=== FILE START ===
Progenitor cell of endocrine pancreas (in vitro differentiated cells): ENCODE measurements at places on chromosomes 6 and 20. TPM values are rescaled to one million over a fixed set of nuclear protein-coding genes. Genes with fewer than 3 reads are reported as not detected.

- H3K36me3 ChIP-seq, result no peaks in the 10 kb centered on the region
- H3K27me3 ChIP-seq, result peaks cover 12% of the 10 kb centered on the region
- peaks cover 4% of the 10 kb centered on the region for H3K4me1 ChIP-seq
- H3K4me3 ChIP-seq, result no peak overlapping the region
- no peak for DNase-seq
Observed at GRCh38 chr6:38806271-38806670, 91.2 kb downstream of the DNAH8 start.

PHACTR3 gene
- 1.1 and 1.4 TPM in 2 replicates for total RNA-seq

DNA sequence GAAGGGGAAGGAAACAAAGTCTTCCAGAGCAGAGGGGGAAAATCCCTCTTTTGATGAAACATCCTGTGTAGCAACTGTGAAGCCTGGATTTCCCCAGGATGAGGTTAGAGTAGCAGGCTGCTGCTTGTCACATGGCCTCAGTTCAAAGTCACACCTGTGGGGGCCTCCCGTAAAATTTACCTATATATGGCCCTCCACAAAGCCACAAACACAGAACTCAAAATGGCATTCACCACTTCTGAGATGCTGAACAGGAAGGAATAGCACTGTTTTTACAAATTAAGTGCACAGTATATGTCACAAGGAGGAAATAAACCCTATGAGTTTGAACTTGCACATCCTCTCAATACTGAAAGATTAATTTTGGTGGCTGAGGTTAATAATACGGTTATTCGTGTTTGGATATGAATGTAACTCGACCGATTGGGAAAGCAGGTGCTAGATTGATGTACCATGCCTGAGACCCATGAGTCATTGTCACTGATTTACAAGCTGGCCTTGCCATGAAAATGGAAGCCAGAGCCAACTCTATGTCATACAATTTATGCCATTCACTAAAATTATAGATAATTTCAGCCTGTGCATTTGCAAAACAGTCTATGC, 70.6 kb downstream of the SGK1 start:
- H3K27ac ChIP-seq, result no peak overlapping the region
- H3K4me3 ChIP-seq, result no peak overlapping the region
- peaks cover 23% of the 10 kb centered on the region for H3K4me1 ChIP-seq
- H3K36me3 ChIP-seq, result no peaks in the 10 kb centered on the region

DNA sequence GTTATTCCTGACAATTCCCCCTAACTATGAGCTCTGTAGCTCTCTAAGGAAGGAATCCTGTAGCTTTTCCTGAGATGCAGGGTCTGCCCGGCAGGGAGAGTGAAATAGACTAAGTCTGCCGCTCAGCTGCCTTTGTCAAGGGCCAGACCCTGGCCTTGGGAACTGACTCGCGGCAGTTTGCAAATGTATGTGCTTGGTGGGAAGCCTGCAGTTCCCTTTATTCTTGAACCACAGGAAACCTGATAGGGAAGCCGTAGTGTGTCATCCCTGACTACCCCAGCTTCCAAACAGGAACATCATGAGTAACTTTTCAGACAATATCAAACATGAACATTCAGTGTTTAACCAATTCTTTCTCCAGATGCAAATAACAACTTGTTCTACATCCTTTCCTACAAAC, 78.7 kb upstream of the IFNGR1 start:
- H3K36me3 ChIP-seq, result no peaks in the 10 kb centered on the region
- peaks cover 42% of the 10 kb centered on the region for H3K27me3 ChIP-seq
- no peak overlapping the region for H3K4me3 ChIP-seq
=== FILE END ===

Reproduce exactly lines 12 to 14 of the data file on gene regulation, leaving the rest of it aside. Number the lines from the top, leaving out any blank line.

- H3K4me3 ChIP-seq, result no peak overlapping the region
- peaks cover 23% of the 10 kb centered on the region for H3K4me1 ChIP-seq
- H3K36me3 ChIP-seq, result no peaks in the 10 kb centered on the region